5.2 Program Schedule and Deliverables. Using the guidelines presented in this solicitation, Industry is free to define the approach and flow of the program in their proposed Statement of Objectives as appropriate to maximize innovation and quality of results. Offering teams must include an integrated set of technical and payable milestones, accomplishment criteria, and deliverables in their proposed agreements to show how they intend to execute the program which should be consistent with the proposed milestone schedule in accordance with paragraph 4.8.1. Government participation in the program will then follow the same structure.

5.2.1 Program Milestones. The proposed payable milestones from the Industry teams' proposal will be inserted in the Statement of Objectives. The team will schedule a program kickoff meeting and approximately quarterly reviews as consistent as possible with the program deliverables listed in section 4.

5.3 Solicitation and Awards Schedule. The notional schedule for solicitation and award of the FCS agreements is:

Industry Brief 11 January 2000

Industry Comments Received on Draft Solicitation 13 January 2000

Formal Solicitation 31 January 2000

Proposals Due 17 March 2000

Evaluation Complete/Selection Decision 18 April 2000

Agreements Awarded 01 May 2000

5.4 Programmatic Structure. The Design Concepts Phase will be conducted over a period of 24 months by competing Industry teams selected from the proposals received in response to this solicitation. Each successful offering team will be awarded a Design Concepts Agreement not to exceed $10M. Corporate investment in addition to this amount is encouraged. The Government reserves the right to postpone or cancel the program should it receive an insufficient number of proposals of adequate merit. The Government reserves the right to make award selections without discussions.

5.5 The following general guidelines-which apply to both the Government and Industry teams-are intended to govern the execution of the FCS program:

5.5.1 Since a major departure from past thinking may produce the most dramatic progress, all aspects of the program will be tailored to foster a strong spirit of innovation.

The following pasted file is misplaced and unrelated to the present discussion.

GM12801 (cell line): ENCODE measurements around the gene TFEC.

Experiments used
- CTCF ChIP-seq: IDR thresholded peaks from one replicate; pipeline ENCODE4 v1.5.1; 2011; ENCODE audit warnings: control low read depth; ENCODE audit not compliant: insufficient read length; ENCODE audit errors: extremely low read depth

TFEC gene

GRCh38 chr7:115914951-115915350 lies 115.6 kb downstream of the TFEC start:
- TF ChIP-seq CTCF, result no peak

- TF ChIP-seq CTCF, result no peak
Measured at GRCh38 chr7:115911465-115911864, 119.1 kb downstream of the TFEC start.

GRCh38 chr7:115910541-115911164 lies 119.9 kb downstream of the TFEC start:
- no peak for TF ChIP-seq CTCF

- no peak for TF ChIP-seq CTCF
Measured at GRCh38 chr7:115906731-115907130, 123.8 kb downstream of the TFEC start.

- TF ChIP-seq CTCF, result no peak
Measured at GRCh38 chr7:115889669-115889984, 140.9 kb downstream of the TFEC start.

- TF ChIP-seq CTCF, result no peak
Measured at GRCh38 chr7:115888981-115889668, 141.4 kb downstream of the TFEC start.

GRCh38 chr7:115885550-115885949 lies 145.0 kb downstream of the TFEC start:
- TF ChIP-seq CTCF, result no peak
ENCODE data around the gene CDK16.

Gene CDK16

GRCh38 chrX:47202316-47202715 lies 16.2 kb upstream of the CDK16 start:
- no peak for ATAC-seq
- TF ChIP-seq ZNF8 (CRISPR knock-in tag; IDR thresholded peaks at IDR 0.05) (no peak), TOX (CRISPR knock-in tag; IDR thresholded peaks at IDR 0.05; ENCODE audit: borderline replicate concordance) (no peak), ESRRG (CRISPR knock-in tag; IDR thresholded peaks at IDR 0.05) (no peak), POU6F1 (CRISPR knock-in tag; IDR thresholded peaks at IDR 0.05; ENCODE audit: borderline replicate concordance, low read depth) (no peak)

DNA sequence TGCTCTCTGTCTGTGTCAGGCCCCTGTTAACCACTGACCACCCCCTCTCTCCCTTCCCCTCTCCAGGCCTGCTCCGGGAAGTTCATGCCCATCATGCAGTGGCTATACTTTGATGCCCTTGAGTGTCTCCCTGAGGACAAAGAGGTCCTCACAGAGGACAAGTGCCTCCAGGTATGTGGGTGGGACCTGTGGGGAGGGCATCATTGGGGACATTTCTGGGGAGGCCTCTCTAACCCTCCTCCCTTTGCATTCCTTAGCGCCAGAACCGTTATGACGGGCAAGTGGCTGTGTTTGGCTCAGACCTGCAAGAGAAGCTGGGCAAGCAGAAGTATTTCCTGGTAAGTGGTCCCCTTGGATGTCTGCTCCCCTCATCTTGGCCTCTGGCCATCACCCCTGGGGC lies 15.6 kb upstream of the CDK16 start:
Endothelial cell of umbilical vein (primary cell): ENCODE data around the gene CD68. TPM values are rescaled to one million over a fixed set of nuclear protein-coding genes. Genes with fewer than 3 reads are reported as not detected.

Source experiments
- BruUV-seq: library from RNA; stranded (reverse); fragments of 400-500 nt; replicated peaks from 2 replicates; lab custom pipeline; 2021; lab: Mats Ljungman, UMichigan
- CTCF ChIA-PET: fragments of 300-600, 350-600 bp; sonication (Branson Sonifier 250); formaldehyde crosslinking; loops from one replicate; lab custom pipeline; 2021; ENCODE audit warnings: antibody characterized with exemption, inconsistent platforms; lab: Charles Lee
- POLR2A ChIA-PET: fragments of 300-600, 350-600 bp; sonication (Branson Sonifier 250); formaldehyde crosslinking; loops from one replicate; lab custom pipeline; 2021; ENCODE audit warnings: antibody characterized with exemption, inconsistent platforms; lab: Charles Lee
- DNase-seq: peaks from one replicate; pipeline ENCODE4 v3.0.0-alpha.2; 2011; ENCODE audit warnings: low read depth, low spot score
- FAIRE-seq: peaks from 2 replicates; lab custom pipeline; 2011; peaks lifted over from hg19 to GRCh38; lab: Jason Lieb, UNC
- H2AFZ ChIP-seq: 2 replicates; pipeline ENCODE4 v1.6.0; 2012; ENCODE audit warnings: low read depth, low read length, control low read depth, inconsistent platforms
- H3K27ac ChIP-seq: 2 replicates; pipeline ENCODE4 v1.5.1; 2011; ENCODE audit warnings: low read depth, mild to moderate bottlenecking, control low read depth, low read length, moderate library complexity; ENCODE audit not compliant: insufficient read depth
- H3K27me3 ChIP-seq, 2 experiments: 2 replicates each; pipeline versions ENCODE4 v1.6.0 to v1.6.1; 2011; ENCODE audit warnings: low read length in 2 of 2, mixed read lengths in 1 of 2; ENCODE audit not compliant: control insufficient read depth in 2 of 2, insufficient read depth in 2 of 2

5.5.2 To improve the quality of the final product, the program will exploit competition among the various concepts based on technical and operational merit.

5.5.3 Innovation will be suitably balanced with technical practicality and risk mitigation to strengthen the viability of the developed concepts.

5.5.4 Innovative business arrangement and lean management practices will be used to enhance the creativity of the program’s talent base. These methods will contribute to program results that are both cost effective and timely.

5.5.5 To improve communication during the concept development process, the teams will implement their Integrated Data Environment (IDE) , linking all involved parties.

5.5.6 To foster Industry-Government teaming, it is envisioned that the FCS effort will use an Integrated Product Team approach, where Government and Industry representatives are teamed together to accomplish the mission.

5.5.7 Partnering with Federal and National Laboratories. Offerors are strongly encouraged to consider leveraging the considerable technology and M&S resources and tools of the more than 600 major Federal Laboratories and Centers (e.g. DoD, DOE, NASA). Examples might include the use of federal facilities, or consultation with Government researchers. A host of technology partnering mechanisms exists to implement Government/Industry/University partnering relationships, including Cooperative Research And Development Agreements (CRADAs), Test Service Agreements, Space Act Agreements, Technology Investment Agreements and others.

5.6 Proposal Guidance and Content

5.6.1 Organization. Each team shall organize its proposal in response to this solicitation into the following seven sections. The content expected in each section is more fully described in the paragraphs below. Where the offeror's Statement of Objectives directly addresses information required in the proposal, the team may cross-reference their proposal section to the appropriate Statement of Objectives section.

1. Executive Summary

2. Technical Approach

3. Management Approach

4. Resources Required

5. Proposed Agreement w/ attachments

6. Certifications and Congressional Information

7. Statement of Objectives

5.6.2 Executive Summary. This document is meant to be an executive level description of key elements and unique features of each teams' proposed FCS Phase I program. The Executive Summary should at least address the offeror’s:

  1. Program Objectives and Approach
  2. Technical Approach
  3. Acquisition Approach, including schedule, technical performance risk areas, risk mitigation or reduction activities, and leveraging high quality cost share (i.e. labor, materials, overhead, G&A, Independent Research & Development (if any), etc.) or other Government research activities.

4) Top Level Program Schedule

5) Proposed Cost (Resources to achieve Statement of Objectives and teams' plans.)